12.09.2014

Scenes from The Last Supper -- Part 5: Together in a World Without Hope

In this eight-part series, I will be discussing the world and the characters of my upcoming book, THE LAST SUPPER, due out on 12/13/14. Original artwork by Justin Wasson. Pre-order paperbacks and Kindle now! Also don't forget to join the GoodReads Giveaway going on now through 12/21/14!

The moon isn't the only harsh mistress.
I have a thing for plants in fiction. In my short story, "Under the Scotch Broom" (which you can find in this collection), they don't play a starring role, but the vivid yellow-flowered plants, which are an invasive species to the Pacific Northwest, are used to conceal a mass grave. In my novel KUDZU, currently resting with my agent, the destructive and voracious vines figure heavily into the Georgia setting and again have a metaphorical place, mimicking the smothering and constricting influence of a particular family member over a couple of generations. But in THE LAST SUPPER, the plants are in many ways front and center, because they are the genesis of the world's demise.

When John leaves the protection of God's Hope, the world is unlike anything he'd imagined. Of course, he knew of the serpent weeds and had received carefully edited glimpses of the civilization that once was, but once a whole lifetime of Divine Rite propaganda had been stripped away, he began to truly understand the true alien horror of the earth.
The few buildings we saw looked like random humps in the weed-covered landscape as the plants had eventually grown to consume them in full. In the distance, some herd animals, perhaps cattle or bison, roamed around in the poisoned pasture. I thought it was a trick of the eye, but it looked distinctly like a few of them had more than one head. Mutants. Sadly not uncommon, even in God’s Hope on the limited amount of livestock people raised on the Lazarus grain, but these were worse. Even the birds were strange, almost like reptiles, with leathery wings and bald, scaly heads. A few of them circled overhead, probably waiting for a fresh carcass to skin. Maybe they were checking us out. Even the sky they flew in looked funny. I hadn't realized until then that the net over the town provided an illusion of normalcy. Out here, the horizon, tinted by the unchecked pollination of the serpent weeds, was the color of infected piss.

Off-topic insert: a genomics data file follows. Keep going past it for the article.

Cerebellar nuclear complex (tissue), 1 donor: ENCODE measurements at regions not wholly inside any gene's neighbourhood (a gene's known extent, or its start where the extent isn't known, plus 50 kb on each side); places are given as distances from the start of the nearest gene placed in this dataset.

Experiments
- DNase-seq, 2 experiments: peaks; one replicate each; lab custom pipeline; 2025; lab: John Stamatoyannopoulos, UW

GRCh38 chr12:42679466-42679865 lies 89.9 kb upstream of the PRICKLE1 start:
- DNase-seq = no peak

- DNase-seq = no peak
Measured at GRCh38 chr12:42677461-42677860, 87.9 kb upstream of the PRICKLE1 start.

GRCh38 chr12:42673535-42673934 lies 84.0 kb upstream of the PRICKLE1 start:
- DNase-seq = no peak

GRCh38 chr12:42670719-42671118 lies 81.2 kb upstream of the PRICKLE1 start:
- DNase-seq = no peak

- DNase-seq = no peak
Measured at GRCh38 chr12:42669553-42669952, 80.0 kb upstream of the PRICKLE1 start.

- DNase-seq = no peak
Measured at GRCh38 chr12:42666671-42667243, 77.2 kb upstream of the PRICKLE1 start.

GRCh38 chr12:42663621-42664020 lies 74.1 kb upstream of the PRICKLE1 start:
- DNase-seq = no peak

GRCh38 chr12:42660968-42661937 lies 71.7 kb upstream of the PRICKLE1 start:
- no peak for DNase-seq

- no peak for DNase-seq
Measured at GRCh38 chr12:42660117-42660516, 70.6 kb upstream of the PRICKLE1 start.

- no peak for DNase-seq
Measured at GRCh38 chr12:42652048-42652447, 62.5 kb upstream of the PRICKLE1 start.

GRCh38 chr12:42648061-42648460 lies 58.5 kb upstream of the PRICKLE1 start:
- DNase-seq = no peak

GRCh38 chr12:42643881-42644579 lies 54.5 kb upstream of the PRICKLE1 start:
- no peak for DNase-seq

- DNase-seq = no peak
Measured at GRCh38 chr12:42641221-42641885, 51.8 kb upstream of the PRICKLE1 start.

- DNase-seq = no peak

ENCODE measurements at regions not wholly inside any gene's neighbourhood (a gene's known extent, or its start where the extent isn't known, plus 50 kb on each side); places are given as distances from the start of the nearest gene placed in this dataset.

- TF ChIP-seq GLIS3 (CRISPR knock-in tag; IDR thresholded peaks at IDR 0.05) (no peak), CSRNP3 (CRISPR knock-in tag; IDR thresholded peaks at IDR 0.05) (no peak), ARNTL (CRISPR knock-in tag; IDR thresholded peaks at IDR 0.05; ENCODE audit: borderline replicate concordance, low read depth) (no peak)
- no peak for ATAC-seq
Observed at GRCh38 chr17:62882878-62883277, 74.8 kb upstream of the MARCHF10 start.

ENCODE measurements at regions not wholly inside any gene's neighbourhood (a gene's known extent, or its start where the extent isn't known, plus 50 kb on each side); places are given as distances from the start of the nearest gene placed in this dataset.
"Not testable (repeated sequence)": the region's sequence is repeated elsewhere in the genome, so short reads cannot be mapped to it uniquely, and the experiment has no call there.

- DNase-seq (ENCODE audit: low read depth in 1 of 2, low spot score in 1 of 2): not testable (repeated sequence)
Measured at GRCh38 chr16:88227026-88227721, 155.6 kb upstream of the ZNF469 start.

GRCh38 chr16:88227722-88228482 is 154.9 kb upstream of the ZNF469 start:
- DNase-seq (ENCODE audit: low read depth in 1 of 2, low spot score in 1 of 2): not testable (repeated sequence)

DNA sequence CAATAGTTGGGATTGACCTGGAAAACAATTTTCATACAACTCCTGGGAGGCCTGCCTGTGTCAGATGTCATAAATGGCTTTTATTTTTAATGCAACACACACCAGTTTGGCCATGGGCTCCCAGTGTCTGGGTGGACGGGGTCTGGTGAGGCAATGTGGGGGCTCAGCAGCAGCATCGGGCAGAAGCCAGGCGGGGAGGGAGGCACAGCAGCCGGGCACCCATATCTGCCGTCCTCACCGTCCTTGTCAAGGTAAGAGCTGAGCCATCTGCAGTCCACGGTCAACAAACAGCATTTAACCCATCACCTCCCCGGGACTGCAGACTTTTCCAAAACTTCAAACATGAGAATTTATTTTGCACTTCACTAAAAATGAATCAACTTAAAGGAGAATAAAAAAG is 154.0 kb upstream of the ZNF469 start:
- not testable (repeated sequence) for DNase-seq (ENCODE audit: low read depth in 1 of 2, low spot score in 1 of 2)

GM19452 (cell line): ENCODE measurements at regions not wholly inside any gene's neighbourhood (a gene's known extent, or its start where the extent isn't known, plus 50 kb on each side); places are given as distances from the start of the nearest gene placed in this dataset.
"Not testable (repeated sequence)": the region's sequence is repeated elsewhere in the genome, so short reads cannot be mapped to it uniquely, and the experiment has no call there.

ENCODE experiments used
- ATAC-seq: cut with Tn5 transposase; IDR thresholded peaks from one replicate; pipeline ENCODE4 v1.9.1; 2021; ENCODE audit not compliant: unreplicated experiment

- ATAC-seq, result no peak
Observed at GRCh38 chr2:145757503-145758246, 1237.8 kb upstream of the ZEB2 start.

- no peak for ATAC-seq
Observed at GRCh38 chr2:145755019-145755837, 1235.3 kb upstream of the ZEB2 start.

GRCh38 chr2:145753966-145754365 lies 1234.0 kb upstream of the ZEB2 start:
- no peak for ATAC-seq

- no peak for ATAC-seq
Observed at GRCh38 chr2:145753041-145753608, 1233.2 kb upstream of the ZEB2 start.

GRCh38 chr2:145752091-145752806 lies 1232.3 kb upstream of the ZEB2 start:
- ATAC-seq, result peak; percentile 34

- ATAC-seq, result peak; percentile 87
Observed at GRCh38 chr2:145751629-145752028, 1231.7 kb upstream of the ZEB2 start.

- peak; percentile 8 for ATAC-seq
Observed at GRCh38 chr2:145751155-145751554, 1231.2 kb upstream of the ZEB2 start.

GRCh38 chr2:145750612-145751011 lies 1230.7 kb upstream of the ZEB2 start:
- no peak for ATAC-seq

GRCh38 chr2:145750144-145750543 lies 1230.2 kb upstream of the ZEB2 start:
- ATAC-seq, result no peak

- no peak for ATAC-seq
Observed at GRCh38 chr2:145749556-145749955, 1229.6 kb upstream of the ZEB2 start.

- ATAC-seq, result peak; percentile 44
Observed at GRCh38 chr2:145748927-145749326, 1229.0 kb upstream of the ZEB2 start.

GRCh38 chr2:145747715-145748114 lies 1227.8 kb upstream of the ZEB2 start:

I mentioned in a recent interview how THE LAST SUPPER is largely a metaphor for truth and discovery. Anyone who leaves a life of protection, even if that protection is largely dubious and harmful as it was in God's Hope, is usually in for a pretty big surprise when they learn how harsh and cruel the world can be. These themes are usually reserved for young people first setting out on their adult lives, but as anyone who has lived long enough can tell you, there is no real resting point. You continue to learn, you continue to discover, and the world will always do its best to shape us like the lumps of clay we are.

There is a wide range of ages featured in the book. John is around forty. His twin daughters Beth and Kaya are sixteen. Genevieve is in her mid-20s, and her father is in his fifties. Then we have Turpin, an ancient one who remembers a very different time altogether. Can the combined years and wisdom get them through this hellish place? I suppose we'll have to wait and see. But I think as in life, getting anywhere takes different pairs of eyes and ears from all walks, whether they come from a group or the same person learning and changing over many years.

We're past the halfway point of our series, and it won't be long before you can experience the full story for yourself! In the meantime, if this is your first time here, venture back to the archive to read Parts 1-4!

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